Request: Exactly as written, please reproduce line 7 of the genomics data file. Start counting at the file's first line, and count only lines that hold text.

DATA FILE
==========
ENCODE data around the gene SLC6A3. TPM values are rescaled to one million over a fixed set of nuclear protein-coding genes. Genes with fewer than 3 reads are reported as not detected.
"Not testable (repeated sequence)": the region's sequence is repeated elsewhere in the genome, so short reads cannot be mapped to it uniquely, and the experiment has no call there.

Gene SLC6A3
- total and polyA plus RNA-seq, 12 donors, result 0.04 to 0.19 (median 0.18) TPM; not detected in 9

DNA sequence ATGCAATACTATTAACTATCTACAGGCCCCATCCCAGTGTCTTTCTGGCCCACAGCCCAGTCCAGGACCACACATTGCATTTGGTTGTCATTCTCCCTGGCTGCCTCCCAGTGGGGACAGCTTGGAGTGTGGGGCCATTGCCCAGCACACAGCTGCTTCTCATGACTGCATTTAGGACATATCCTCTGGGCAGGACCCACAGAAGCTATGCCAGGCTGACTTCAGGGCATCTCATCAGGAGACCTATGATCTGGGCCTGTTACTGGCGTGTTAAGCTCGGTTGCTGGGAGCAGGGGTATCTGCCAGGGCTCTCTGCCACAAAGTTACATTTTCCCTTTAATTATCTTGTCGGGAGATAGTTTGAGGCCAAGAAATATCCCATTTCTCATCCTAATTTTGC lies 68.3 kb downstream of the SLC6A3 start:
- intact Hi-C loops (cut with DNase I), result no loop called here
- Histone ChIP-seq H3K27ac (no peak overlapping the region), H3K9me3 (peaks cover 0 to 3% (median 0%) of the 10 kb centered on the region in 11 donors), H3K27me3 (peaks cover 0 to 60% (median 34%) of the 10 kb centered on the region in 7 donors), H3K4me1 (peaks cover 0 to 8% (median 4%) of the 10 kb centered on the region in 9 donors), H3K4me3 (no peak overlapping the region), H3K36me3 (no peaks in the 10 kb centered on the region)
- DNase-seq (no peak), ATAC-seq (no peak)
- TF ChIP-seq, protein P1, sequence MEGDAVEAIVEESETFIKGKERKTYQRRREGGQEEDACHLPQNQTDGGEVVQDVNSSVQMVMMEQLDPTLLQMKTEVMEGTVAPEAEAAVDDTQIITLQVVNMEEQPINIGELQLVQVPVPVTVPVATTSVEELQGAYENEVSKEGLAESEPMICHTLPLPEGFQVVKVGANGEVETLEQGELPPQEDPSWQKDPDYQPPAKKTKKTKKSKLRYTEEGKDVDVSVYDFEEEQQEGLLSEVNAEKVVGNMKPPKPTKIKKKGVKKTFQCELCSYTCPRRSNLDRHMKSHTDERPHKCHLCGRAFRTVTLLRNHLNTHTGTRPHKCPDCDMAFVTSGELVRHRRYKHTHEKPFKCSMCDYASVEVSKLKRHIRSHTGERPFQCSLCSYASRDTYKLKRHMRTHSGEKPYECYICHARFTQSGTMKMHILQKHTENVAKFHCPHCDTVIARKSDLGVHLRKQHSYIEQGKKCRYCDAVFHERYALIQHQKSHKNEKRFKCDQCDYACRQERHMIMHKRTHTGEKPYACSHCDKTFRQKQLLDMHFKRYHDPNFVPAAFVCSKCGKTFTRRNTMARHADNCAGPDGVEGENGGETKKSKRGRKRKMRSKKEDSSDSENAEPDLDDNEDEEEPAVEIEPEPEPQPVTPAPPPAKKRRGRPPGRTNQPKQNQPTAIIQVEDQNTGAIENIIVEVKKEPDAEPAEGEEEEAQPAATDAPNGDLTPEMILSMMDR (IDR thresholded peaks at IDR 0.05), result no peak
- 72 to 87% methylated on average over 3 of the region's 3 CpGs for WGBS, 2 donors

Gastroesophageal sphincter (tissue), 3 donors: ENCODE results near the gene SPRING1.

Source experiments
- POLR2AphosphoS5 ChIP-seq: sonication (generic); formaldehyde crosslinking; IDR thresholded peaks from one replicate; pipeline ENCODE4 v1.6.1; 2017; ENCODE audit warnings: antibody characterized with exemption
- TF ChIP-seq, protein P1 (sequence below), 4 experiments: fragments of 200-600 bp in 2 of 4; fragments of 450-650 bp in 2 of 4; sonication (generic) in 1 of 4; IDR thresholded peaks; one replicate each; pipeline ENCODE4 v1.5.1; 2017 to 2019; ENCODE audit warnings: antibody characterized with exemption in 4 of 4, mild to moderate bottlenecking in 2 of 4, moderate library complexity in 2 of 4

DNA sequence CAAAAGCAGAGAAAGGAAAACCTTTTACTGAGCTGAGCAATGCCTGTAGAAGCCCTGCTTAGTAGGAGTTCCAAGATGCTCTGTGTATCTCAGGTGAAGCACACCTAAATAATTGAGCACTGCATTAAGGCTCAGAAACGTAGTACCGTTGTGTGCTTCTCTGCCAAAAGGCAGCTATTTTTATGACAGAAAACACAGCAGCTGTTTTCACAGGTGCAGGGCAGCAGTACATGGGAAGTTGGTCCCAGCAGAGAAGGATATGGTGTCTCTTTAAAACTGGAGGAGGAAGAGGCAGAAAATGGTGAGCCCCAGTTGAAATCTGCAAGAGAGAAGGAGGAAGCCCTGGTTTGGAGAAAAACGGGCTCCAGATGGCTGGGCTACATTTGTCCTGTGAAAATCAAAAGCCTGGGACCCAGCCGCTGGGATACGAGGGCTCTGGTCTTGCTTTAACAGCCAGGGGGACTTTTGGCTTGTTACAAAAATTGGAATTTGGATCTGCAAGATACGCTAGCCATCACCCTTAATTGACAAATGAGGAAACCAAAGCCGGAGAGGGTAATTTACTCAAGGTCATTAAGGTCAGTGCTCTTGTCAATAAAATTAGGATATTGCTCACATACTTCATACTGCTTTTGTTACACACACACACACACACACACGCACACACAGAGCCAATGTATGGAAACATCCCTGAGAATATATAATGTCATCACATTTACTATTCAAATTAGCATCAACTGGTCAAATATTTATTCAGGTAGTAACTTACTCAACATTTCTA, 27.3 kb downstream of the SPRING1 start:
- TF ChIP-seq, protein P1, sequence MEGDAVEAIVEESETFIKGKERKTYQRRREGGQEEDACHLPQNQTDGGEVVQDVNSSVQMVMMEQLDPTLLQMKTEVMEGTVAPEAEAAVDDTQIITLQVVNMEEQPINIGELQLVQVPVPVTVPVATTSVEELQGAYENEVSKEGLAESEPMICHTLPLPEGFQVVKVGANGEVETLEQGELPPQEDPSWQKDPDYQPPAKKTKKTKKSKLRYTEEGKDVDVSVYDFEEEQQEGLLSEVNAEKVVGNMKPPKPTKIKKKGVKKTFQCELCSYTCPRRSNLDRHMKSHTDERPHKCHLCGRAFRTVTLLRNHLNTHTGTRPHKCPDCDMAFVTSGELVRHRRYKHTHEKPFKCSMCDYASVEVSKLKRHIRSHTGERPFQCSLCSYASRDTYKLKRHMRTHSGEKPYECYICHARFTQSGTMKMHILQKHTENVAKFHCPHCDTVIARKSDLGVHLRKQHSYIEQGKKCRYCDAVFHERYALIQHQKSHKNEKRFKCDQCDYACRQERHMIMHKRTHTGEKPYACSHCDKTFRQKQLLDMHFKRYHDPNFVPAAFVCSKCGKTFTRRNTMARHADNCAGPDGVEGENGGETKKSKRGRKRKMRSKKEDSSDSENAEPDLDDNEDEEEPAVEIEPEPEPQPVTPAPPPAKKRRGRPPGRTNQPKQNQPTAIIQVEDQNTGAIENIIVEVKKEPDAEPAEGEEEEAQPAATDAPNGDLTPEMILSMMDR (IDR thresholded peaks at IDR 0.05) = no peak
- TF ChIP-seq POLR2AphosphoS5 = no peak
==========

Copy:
- Histone ChIP-seq H3K27ac (no peak overlapping the region), H3K9me3 (peaks cover 0 to 3% (median 0%) of the 10 kb centered on the region in 11 donors), H3K27me3 (peaks cover 0 to 60% (median 34%) of the 10 kb centered on the region in 7 donors), H3K4me1 (peaks cover 0 to 8% (median 4%) of the 10 kb centered on the region in 9 donors), H3K4me3 (no peak overlapping the region), H3K36me3 (no peaks in the 10 kb centered on the region)